One of the most important—yet terrifying—things that any individual can accomplish is being 100% honest when it comes to their life story. Sometimes, it can feel impossible to sit down, write out and tell the world of all the hardships you’ve faced, the mistakes you’ve made and the lessons that you’ve learned along the way. However, one individual who has decided to put her life into a book and share it with the world is named Tiffany Jenkins.
Author of High Achiever, Tiffany Jenkins used one of the most difficult times of her life to not only tell the world of her journey, but to show others that, sometimes, the journey to sobriety is not always going to be a pretty one—and that’s okay. This memoir, though nonfiction, reads like fictional tale, covering the life of Tiffany during her times as an opioid addict, her 120 days behind bars and her recovery.
Along with being able to read her stunning work, we were able to connect with the author and give our community a taste of her spectacular story:
Soberocity [S]: What is the date that marked the beginning of your sobriety?
Tiffany [T]: 11/26/2012, the day of my arrest.
[S]: How much has your life changed since you decided to become sober?
[T]: My life has changed in every way possible, literally. I couldn’t breathe, eat, sleep or move without drugs at one point. Now, I get to wake up free from those chains, surrounded by a loving family. I am blessed beyond measure and so grateful to have my life back.
[S]: Do you believe you would’ve gotten sober without going to prison?
[T]: This is SUCH a difficult question to answer. I think it took me being exposed and all of my lies to come tumbling out at once for me to realize I was at my rock bottom. That is where I found the strength to fight for my life.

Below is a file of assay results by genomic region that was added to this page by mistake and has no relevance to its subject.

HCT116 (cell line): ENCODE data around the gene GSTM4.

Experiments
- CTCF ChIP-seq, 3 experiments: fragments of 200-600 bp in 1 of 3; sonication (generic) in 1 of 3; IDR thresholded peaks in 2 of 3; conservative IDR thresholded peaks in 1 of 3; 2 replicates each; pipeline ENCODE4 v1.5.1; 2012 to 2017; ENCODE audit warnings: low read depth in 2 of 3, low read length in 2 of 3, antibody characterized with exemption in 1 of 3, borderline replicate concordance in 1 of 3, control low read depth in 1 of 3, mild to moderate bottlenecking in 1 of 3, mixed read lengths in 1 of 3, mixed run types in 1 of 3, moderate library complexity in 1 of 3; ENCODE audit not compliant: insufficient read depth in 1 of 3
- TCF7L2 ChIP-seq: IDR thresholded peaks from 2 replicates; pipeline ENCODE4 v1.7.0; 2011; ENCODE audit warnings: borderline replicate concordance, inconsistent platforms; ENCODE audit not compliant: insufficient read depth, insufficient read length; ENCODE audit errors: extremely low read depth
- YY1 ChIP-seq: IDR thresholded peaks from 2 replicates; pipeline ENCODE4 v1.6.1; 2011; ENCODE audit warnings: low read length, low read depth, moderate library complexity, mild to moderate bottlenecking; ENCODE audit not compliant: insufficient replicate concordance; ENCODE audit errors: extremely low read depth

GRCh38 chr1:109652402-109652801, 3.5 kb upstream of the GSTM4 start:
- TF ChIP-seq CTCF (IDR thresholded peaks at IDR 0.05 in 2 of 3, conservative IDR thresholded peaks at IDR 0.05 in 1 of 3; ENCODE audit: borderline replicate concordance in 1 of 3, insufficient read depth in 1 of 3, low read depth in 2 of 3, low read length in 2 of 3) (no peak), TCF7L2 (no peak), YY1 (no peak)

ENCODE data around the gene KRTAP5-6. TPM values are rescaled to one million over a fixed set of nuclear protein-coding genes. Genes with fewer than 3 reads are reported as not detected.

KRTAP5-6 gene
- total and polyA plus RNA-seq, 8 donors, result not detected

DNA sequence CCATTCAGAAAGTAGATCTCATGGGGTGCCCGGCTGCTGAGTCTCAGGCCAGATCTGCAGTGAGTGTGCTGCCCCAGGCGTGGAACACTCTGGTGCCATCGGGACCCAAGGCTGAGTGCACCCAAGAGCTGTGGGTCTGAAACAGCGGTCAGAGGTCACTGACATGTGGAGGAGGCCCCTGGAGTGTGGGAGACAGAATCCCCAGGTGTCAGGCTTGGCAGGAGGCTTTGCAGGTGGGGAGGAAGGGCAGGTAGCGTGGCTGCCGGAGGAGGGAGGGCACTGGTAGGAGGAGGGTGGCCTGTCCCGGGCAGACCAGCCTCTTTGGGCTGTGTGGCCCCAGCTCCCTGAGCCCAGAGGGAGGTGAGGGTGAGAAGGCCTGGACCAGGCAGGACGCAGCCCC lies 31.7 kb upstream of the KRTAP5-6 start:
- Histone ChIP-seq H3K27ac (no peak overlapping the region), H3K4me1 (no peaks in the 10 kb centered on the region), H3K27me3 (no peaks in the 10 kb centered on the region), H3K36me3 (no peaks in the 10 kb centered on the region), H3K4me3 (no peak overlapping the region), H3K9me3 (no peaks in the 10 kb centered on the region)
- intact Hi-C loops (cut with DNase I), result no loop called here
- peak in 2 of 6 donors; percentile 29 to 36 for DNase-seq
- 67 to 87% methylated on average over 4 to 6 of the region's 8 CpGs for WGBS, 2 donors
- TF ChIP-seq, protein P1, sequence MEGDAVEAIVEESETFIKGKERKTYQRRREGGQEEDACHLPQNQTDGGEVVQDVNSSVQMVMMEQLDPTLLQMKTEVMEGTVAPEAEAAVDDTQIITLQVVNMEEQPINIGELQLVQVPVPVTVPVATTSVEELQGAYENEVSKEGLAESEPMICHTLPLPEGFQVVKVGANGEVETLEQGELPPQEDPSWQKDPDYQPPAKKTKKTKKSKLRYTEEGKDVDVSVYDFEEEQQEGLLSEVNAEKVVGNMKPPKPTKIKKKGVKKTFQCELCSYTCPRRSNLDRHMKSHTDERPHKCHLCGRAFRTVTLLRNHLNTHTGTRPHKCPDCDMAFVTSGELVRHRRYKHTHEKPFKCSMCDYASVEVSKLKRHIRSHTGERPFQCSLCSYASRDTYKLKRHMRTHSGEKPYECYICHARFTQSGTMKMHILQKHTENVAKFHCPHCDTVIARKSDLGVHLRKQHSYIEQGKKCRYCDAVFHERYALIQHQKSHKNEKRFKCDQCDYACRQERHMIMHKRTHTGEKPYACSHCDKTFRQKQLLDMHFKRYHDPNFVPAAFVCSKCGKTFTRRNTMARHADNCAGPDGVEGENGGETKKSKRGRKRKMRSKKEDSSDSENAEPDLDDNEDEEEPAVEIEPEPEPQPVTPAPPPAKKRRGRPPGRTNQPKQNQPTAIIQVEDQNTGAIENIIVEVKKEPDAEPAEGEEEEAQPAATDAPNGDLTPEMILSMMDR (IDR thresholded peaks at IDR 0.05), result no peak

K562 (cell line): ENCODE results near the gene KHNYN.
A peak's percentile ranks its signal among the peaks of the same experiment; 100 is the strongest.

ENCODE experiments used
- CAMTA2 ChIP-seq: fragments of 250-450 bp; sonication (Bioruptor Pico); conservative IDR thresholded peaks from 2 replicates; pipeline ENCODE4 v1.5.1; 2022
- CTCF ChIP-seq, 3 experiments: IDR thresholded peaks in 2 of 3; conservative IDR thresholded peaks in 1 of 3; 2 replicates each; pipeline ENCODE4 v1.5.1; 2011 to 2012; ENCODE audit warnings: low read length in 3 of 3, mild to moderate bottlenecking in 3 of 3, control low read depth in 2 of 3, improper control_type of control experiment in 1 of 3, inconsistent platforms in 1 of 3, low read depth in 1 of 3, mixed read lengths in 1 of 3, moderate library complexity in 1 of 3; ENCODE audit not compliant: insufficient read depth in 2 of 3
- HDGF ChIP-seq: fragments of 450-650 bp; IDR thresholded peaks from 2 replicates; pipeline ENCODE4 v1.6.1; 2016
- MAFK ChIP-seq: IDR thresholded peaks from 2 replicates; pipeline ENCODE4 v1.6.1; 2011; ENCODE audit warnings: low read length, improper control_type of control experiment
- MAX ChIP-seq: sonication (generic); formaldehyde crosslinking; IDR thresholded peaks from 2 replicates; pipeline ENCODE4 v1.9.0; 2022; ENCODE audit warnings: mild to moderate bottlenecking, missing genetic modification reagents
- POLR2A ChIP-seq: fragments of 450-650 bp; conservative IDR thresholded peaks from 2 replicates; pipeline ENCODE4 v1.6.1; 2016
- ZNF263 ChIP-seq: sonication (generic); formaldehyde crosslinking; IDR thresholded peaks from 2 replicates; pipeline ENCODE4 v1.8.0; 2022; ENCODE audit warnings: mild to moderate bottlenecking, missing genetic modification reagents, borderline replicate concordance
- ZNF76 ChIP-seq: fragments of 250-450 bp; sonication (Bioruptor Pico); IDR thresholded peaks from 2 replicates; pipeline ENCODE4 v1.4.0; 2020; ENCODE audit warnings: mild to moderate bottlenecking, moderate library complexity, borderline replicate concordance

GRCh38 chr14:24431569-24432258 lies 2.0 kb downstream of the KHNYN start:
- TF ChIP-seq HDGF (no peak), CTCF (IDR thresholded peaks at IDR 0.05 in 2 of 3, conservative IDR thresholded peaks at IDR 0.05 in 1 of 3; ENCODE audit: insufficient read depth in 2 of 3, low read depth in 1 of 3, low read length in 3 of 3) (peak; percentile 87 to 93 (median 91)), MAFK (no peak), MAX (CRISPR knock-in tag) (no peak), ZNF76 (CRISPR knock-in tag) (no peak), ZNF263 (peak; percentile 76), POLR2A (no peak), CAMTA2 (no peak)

[S]: Would you change anything about your past? Why or why not?
[T]: The only thing I would change, is I would have gotten freaking braces when my mom asked me to. LOL. Everything else happened the exact way it was meant to.
[S]: Are you planning on writing another book?
[T]: I am!
[S]: What’s one of the most rewarding things you’ve gotten from sharing your story?
[T]: A community of millions of people who love and accept me for who I am. For the first time in my life, I love who I am. And it’s because of my supporters helping me to see that it’s okay to be weird.
[S]: If there was one piece of advice that you would want to give someone struggling with obtaining sobriety, what would it be?
[T]: There is a better way to live, and people who are ready and willing to show you the way. Reaching out for help is the greatest gift you could give to your future self.
[S]: Was there ever a point in your life where you felt that you couldn’t overcome?
[T]: Yes, my third day in jail, I tried to take my own life. I was saved by corrections officers and at the time—so angry that they forced me to stay. In hindsight, obviously, I’m beyond grateful.
[S]: Is there anyone or anything that contributed to your journey towards sobriety? What was its impact?
[T]: My father; he got sober while I was in jail and came to visit me. He loved me when I wasn’t lovable and had faith in me before I had faith in myself.
[S]: If you could go back in time and tell your younger self anything, what would that be?
[T]: I know you feel alone, and unloved, and your trying to find something to fill that deep void within you. Food, attention from guys, alcohol and drugs. Things are going to get really terrible, but just on the other side of that mountain, there is a life waiting for you, and it’s more beautiful than you could ever dream. I love you. Keep going.
This is only a snippet to the raw strength that is illustrated within High Achiever. Tiffany Jenkins shows us that you shouldn’t afraid to share and own your truth, and—just maybe—that will help another get through theirs.
“I shared the whole truth, the raw truth, and people were so compelled…I started with a small article and it was met with so much love and so much support from people that I drew from that strength that they gave me. I continued opening up. And the more uncomfortable I was about sharing something, the more people appreciated it because they had thought they were along all this time. I didn’t start out with the strength to tell my story, but now it’s just like saying, my hair is brown, my eyes are brown, I’m an addict and this is what I went through. I try to tell my story so that all the terrible things that I did during that time were not in vain.”